“Place your hands firmly against the wall, middle fingers pointing up, fingers well spread. Place your feet under your hips. Find your distance. Using the pressure of your hands on the wall, turn the inside of your forearms downward while at the same time spinning your triceps in. Open your elbows.
“Now, maintaining that action, stretch back through your hips. Elongate your spine and make your back straight.”
Suddenly the teacher’s voice changes. The zen is gone; it’s time to get serious: “Ok. Hold that. I’m coming around with a stick to let you feel how straight your back is – or isn’t.”
I hold and breathe. In and out. In and out. Spin here, stretch there, stay straight, hold…
I have been practicing yoga for 15 years or so. There have been times that I couldn’t get myself to classes regularly but still practiced at home (hello, year in France) , and others where I couldn’t even practice at home regularly (I’m looking at you, baby #2), but I still count about 15 years.
I love yoga. I find both peace and challenge in my classes, some space that I can’t create when I’m not stretching my body and concentrating on my breath. Yoga is one of my mainstays.
And yet, second semester last year, I just couldn’t do it anymore. I was tired and stressed out and my body ached. These are all the reasons a person SHOULD go to yoga, but I ended up not going, and I was the worse for it. this year I decided to recommit. I hired a girl down the street to pick the kids up after school on Wednesdays and enlisted my husband to get home a little earlier.
Excited, I went online to sign up for my class. The scheduled loaded and I was suddenly paralyzed: My class is level 2/3 at 7:30, but at 5:45 there was a level 1 class.
Yoga teachers often talk about going back to the basics, about how there really is no level 2 or 3. There are just the poses, our body and our breath. Teachers remind us that even an experienced practitioner can learn from a level 1 class. After all, despite appearances, the challenge in yoga is mostly internal. Still, level 1 after 15 years? What would I learn? Was I just looking for the easy way out? I stared at the schedule for a long moment, and I signed up for level 1.
The first two classes have been both freeing and challenging. Even the simplest of instructions have nuances, and now I hear the teacher’s instructions anew. Concentrating on the foundation of poses I’ve been doing for years is helping me make changes that I never dared to in my other classes. I don’t cut corners to get into complex poses because I’m busy working on all the tiny complexities of the basic poses. Plus, in level 1, cheating shows. My teacher might not comment on a lifted heel when every other bit of me is twisted into a new space, but there’s nowhere to hide when I’m working on Uttihita Trikonasa (Triangle Pose) or Virabhadrasana 2 (Warrior 2).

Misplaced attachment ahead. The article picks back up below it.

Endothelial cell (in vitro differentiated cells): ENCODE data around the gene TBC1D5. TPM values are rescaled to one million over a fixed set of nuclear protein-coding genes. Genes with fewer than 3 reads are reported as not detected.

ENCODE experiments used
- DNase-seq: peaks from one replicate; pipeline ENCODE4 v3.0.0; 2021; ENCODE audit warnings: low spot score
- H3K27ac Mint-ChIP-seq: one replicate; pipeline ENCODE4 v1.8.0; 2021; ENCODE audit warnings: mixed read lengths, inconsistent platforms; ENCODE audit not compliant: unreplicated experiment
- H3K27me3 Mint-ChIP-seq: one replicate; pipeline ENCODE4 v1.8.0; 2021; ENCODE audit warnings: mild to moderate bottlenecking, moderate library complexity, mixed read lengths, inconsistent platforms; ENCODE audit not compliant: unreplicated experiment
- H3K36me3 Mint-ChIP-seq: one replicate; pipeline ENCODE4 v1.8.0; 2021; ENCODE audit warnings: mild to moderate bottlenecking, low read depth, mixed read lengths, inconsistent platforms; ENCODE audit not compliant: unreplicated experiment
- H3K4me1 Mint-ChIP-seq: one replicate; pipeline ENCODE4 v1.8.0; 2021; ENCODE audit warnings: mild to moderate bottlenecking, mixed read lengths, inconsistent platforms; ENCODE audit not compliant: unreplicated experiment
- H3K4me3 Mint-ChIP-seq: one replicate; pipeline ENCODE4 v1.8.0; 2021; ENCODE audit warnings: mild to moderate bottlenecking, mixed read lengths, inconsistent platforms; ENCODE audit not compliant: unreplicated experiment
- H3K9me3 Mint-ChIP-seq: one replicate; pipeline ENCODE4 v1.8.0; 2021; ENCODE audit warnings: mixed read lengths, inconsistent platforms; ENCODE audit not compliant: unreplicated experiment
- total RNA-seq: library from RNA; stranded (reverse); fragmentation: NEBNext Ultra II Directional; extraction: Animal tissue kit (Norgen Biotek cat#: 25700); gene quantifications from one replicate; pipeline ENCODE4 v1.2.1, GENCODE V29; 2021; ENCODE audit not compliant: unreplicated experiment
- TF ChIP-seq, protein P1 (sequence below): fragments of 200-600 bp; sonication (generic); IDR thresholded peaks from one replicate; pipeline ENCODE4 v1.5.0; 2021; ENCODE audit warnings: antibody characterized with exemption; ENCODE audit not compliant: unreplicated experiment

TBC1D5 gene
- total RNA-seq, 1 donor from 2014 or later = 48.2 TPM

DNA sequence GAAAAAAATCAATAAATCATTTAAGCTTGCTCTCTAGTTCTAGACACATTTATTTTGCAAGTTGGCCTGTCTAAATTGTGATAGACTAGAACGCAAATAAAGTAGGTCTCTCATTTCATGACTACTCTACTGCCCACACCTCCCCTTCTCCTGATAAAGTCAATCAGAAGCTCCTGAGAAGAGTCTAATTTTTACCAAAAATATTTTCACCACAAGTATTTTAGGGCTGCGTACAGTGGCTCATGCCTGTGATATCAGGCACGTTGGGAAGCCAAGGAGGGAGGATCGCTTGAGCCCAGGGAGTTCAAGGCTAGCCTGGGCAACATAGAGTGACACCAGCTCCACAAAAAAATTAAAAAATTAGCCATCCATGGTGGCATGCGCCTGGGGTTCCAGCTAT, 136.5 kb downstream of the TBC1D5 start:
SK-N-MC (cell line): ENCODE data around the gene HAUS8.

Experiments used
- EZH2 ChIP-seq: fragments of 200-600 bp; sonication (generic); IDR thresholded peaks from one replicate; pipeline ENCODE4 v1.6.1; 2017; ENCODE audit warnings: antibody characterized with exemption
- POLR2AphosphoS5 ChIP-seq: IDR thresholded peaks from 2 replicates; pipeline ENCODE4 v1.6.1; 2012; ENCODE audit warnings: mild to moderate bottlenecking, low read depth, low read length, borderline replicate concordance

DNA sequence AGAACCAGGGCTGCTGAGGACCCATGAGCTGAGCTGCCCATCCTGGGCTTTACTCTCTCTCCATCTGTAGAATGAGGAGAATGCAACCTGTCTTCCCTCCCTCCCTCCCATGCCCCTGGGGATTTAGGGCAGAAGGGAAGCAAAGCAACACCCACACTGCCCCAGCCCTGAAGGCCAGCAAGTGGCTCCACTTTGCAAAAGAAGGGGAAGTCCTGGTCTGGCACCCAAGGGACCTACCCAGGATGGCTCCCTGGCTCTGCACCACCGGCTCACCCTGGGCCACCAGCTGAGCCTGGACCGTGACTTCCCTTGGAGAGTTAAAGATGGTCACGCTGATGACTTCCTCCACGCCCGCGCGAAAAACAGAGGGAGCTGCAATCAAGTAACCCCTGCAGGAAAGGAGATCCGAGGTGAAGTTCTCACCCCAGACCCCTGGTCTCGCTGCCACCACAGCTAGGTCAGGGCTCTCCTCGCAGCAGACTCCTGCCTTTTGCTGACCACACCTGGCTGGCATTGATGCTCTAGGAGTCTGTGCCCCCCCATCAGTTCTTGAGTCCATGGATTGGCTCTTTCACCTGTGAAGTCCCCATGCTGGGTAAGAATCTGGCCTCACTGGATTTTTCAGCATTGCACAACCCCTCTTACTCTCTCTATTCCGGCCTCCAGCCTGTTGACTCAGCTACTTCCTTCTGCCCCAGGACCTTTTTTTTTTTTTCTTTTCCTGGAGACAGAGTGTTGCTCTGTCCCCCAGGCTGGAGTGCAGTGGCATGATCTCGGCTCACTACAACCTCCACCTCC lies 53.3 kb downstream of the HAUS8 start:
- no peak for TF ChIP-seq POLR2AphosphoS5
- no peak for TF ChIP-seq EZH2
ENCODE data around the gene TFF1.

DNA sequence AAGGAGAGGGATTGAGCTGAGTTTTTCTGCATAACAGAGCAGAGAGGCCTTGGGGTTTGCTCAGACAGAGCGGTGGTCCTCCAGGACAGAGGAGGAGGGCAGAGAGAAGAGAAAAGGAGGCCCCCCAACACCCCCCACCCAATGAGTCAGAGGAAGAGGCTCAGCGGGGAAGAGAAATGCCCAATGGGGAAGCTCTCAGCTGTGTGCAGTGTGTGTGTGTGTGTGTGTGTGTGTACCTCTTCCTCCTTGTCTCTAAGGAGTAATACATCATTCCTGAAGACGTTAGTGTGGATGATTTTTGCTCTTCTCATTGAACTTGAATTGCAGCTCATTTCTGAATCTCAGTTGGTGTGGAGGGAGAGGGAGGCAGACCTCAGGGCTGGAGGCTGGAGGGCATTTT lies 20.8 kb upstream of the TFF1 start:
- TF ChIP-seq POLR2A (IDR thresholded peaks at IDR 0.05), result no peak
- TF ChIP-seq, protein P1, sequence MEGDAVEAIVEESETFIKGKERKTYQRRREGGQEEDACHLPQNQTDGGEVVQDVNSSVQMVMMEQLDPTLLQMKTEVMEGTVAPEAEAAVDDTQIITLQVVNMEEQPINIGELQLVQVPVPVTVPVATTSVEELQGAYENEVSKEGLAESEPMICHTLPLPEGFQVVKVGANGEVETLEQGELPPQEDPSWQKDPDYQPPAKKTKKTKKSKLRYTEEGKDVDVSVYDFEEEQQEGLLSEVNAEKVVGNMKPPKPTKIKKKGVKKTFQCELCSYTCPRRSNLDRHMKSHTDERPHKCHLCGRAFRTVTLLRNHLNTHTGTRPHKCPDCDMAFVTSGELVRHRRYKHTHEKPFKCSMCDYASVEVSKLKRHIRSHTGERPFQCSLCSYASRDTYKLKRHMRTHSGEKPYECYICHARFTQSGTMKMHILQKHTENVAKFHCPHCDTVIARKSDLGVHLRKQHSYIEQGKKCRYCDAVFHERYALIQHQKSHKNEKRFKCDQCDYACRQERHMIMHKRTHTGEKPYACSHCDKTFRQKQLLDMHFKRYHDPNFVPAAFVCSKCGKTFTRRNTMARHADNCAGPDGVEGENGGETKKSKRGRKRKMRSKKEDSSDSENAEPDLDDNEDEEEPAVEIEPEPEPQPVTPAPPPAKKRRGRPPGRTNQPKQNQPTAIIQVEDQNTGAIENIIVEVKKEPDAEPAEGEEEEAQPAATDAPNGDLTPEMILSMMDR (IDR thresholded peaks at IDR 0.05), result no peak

Level 1 means I’m letting go of expectations about what I should or shouldn’t be able to do and accepting what my body can actually do. It means admitting that there are things I’ve been faking for years. It means practicing concentrating on myself and not others. (I stink at this, in case you’re wondering). As it turns out, level 1 is hard.
So I breathe in, I breathe out, and I grow. And I’m ready for the next class.
He’s reading! He’s really reading. Just look at this picture – reading at the breakfast table this morning, ignoring his pancake.
I actually had to tell him to put the book away. And I’ve had to add “make sure he’s turned the light out” to our bedtime routine. I can’t quite believe it.
Eric has dyslexia. We knew something was not quite right by the end of Grade 1, but we couldn’t put our finger on it. He was in the highest reading group in class, but he regularly “read” without looking at the pages. He learned many things quickly and easily, but he didn’t like school and he just couldn’t seem to get along with his teacher. This made no sense: she was experienced and beloved by many; he was funny and eager. They hit an impasse and, bless her, she just kept saying “I don’t know what it is, but something isn’t right.” Finally, despite my misgivings about testing young children, we took Eric for an assessment. And it turned out he was reading at the 3rd percentile for his age. THE THIRD. He was fake reading all over the place.
We are incredibly lucky that we figured this out early. I learned about dyslexia and found a tutor who uses a researched method with proven outcomes (The Barton method – Orton Gillingham based). She’s amazing and Eric, the trooper, has rarely complained about two hours of tutoring a week. Still, frankly, the progress has been slow. I know that the tutoring is not simply supposed to teach him to read but rather to actually rewire his brain so that reading becomes easier, and I know that takes time, but knowing something and believing it are two different things. In grade 2, he read dutifully with me every evening but nothing else. This summer he basically avoided reading altogether. I was beginning to despair.